Select Page

Digestive Consequences of Eating Disorders

Beautiful Woman With A Whiten Perfect SmileBecause of the physical strain your relationship with food has put on your body, whether through an eating disorder or through a pattern of disordered eating, you may be struggling with not only your mental health, but also your own body as you attempt to recover. One of the most vital physical components of your health that needs to be addressed during recovery is your digestive system.

You may decide what to eat with your mind and consume what you eat with your mouth, but it is your gut that must process what you eat. It has no say in the matter, but must digest whatever you choose to put in it. What you consume—from food to drink to medications—affects what is increasingly becoming known as the gastrointestinal ecosystem that is your gut. This ecosystem was designed to be a complex population of healthy bacteria, fashioned to assist in digesting food, allowing for the absorption of a variety of nutrients, and protecting against unhealthy bacteria and organisms.

When the gastrointestinal ecosystem is compromised through unhealthy eating, binging, purging, and restricting behaviors, as well as the use of medications such as antibiotics, unhealthy conditions can take root. These unhealthy conditions can contribute to increased depression and anxiety, along with food cravings, irritable bowel issues, indigestion, gas, and bloating.

At The Center • A Place of HOPE, our whole-person approach to recovery puts together health care and mental health professionals to address these issues. This is especially relevant with digestive issues, as these can contribute to mood swings, depression, and anxiety. When problematic organisms in the digestive tract are identified and treated, the treatment involves the successful elimination of this toxic internal presence. When these organisms were alive, they contributed low levels of toxicity to that individual. Killing them can raise the level of toxicity short term, as the body processes them out. This higher level of toxicity can contribute to a corresponding short-term rise in physical and emotional symptoms. With medical and mental health professionals working together, this temporary spike can be addressed and successfully managed as a team.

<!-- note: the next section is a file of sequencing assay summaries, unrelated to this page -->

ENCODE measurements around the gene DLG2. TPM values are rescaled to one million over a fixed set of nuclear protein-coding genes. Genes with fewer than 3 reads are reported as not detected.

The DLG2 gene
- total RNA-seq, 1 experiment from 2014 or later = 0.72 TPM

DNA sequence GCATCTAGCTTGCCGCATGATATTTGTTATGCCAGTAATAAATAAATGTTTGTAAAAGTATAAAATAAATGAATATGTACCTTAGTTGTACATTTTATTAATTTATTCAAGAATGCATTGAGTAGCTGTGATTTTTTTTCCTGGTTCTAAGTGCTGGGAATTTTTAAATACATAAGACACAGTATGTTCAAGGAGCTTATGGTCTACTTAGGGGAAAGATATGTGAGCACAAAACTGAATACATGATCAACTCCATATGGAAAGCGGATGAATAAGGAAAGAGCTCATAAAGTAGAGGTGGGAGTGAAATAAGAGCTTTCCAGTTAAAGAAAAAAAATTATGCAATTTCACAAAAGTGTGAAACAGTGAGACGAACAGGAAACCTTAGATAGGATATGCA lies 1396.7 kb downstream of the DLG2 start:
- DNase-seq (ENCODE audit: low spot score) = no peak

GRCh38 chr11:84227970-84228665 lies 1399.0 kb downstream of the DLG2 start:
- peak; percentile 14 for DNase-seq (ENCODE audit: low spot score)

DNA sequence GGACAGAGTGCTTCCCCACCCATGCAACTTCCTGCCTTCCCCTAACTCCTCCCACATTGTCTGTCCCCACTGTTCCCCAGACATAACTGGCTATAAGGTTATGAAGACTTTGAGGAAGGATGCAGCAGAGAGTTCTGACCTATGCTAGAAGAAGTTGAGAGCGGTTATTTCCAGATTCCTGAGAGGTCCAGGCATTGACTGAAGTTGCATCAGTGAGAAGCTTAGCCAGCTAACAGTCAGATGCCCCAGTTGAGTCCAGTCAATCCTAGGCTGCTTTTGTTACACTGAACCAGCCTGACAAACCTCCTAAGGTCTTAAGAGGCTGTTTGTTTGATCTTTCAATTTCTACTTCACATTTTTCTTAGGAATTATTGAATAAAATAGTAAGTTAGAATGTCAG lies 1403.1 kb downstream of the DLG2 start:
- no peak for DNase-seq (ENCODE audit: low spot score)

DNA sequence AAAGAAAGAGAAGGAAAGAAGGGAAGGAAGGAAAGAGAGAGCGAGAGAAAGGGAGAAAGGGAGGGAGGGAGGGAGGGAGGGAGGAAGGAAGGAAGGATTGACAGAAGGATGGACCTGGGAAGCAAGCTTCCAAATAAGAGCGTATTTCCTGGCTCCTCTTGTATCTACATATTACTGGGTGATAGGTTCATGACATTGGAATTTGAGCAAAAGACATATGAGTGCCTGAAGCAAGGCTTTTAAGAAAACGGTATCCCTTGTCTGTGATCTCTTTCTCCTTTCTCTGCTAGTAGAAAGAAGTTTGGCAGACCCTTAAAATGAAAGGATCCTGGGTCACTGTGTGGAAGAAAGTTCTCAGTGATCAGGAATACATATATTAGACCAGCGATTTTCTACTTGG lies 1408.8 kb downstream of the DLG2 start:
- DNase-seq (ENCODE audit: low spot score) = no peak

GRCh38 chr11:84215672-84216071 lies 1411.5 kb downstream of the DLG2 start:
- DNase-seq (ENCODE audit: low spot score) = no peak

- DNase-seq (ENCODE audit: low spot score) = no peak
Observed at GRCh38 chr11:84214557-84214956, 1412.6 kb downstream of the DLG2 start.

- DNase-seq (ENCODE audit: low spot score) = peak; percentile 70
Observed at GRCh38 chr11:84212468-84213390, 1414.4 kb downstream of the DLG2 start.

In addition to removing the toxic organisms that have overtaken your digestive system, it is also imperative to begin rebuilding the healthy digestive flora that were compromised due the disordered eating habits. This process requires a thoughtful, systematic approach of specialty foods and supplements to slowly reintroduce the necessary digestive flora and nutrients back into your system.

Successfully recovering from an eating disorder requires a holistic strategy to address the physical, mental, emotional and spiritual elements of a person. Depending on the severity of the eating disorder, seeking professional help, especially for healing the digestive system, is paramount. The team of eating disorder treatment specialists at The Center • A Place of HOPE Eating Disorder Program can be a great resource as you evaluate your treatment options. Call 1-888-771-5166 / 425-771-5166 or fill out our contact form and someone from The Center • A Place of HOPE will be in touch with you soon.

Excerpts of this blog were taken from Dr. Gregory Jantz’s book Hope Help & Healing for Eating Disorders: A Whole-Person Approach to Treatment of Anorexia, Bulimia, and Disordered Eating.


Submit a Comment

Your email address will not be published. Required fields are marked *